Recognizing Those Who Often Go Unnoticed

This morning we had a little good-bye party in the law school Atrium for Pete, the primary law school security guard, who is retiring after having served in the University for 30 years, the last 10 of which have been spent at the law school. Every day since I started teaching here, no matter how early I arrive (and I tend to arrive early) Pete has been there at his station.

Rob Vischer, our dean, offered some brief comments after we gave Pete some gifts and before we dove into the cake. Rob observed that while all schools have security stations that are exactly that – a station that provides some security for the community – the security station manned by Pete served more like a front porch. A place to come sit (or at least stand) a while. Pete always took time to greet students and took a keen interest in how they were doing. Pete was, Rob suggested, as much teacher as security guard in the caring he modeled for students, faculty and staff alike. He shared an e-mail from an alum who had graduated almost a decade ago (an alum, Rob joked, who hadn’t even written when Rob became dean, but who wrote as soon as word of Pete’s impending retirement spread), talking about how much Pete’s presence added to his law school experience.

As I listened to Rob, I thought of all the Pete’s in various organizations, the people who are part of the glue that holds entities together. People who are not high enough on the chain of command, or “important” enough by hierarchical standards to be recognized for the work they are doing – until they are ready to retire. At that point, as we become conscious of their impending absence, we acknowledge directly, perhaps for the first time, how much they mean to us, the hole their departure will leave.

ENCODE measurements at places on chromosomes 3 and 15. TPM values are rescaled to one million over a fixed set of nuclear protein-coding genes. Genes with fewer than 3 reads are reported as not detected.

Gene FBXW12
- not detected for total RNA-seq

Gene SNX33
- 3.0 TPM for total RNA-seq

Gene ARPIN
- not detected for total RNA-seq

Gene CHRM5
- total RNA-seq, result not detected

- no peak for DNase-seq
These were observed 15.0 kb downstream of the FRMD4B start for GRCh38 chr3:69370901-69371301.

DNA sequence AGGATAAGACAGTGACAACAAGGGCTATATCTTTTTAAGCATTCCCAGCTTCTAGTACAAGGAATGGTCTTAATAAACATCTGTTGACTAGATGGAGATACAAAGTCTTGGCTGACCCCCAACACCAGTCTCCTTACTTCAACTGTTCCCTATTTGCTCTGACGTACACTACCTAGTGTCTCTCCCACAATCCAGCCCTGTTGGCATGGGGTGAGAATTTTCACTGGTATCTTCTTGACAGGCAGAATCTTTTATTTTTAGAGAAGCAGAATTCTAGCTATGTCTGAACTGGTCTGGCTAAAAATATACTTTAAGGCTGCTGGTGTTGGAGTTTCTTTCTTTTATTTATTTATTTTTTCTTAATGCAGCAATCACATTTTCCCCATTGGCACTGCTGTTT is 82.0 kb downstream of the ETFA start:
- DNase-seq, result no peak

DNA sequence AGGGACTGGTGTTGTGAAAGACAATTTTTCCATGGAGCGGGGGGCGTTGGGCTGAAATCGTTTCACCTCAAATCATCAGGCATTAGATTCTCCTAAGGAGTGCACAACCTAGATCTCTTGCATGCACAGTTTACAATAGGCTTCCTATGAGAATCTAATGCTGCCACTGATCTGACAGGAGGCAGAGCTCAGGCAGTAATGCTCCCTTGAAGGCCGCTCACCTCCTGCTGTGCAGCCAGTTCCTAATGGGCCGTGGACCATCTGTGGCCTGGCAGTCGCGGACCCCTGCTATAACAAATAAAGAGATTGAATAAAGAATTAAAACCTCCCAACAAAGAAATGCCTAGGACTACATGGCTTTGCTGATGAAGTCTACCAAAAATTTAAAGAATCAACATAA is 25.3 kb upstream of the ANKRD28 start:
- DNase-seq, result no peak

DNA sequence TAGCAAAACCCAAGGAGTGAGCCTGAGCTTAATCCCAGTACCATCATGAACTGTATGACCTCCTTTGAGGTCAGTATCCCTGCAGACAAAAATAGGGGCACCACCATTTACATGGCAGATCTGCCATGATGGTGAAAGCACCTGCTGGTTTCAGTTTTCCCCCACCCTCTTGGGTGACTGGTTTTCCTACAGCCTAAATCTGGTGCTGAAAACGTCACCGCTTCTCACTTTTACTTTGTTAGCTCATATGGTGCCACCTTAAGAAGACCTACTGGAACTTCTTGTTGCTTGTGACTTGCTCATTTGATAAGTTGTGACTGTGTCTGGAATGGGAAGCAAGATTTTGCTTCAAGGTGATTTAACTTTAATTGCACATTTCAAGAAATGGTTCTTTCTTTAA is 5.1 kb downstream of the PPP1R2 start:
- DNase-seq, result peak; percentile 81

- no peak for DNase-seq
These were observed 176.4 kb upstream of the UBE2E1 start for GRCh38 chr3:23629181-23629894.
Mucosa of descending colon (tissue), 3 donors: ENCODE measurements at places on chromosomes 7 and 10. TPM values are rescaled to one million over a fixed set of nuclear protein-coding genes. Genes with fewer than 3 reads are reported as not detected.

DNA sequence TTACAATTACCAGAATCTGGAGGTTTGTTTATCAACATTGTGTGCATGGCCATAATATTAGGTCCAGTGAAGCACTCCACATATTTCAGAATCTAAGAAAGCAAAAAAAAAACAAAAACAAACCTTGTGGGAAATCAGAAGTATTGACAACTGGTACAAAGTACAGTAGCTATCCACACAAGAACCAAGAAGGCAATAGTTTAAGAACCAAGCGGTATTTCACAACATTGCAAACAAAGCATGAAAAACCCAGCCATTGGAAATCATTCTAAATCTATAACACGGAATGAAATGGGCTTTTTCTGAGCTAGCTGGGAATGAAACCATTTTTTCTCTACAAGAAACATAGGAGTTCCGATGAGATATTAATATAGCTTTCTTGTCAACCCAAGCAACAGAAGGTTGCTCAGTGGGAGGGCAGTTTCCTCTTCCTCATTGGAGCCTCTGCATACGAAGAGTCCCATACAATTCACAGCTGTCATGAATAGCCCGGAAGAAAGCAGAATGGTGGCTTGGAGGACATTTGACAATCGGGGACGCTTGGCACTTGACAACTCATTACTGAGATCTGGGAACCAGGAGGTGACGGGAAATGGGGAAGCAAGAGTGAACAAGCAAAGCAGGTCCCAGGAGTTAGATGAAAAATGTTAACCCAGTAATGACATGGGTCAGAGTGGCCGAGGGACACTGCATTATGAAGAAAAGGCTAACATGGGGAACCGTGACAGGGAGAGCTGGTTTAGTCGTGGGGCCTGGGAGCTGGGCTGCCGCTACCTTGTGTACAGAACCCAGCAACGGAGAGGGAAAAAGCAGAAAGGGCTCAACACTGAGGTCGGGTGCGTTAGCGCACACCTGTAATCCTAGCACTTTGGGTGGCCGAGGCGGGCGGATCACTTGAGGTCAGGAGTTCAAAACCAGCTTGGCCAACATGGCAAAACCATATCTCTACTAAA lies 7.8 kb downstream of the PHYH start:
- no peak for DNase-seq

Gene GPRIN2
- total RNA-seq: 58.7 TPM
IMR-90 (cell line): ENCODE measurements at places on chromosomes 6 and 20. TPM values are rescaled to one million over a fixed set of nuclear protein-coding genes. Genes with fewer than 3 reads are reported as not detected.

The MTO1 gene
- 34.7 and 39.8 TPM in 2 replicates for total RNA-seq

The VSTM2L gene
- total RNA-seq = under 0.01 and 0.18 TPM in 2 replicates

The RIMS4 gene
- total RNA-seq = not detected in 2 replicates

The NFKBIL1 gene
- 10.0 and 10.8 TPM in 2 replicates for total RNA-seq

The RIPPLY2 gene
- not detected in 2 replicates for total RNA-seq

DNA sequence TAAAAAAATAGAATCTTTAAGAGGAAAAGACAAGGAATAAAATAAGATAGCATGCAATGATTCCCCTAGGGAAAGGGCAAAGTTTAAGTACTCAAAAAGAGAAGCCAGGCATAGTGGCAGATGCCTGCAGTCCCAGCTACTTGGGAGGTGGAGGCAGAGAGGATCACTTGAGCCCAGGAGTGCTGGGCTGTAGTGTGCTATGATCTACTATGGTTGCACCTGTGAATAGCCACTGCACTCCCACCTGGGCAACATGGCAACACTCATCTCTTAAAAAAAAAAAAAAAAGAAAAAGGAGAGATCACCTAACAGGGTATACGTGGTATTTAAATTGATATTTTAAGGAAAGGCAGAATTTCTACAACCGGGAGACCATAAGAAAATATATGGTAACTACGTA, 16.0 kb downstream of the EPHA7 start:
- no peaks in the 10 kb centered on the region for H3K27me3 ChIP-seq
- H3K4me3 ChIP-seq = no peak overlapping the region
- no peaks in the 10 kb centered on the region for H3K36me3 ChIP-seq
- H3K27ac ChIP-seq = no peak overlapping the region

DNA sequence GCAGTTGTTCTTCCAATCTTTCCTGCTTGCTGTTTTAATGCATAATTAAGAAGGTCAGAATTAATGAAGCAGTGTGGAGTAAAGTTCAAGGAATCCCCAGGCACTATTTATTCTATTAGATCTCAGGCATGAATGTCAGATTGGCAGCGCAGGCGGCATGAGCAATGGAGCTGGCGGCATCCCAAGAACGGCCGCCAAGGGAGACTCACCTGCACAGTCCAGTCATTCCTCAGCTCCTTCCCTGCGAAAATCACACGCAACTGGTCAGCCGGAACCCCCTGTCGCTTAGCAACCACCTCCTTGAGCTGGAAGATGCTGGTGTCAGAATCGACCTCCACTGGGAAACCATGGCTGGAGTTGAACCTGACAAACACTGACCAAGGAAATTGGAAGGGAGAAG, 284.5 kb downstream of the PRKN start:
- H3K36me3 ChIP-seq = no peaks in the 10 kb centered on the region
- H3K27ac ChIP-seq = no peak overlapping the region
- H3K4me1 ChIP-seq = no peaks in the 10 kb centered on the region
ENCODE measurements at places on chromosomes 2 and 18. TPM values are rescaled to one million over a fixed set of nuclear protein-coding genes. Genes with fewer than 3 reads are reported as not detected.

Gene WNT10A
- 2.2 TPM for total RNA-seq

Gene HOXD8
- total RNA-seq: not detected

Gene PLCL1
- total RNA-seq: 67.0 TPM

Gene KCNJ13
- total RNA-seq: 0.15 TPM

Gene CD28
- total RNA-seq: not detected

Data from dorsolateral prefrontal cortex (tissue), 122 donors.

Why wait until those people are ready to retire to recognize them and express gratitude for who they are and all they contribute?

Who are the Pete’s in your school, your workplace, your church, or the other organizations of which you are a part? Have you thanked them lately? Or done anything to let them know you see them and appreciate them?

Note: I will take off immediately after teaching my two classes this morning to drive to the Jesuit Retreat House in OshKosh, where I will be presenting an weekend Ignatian preached retreat. I ask you to keep me and the retreatants in your prayers.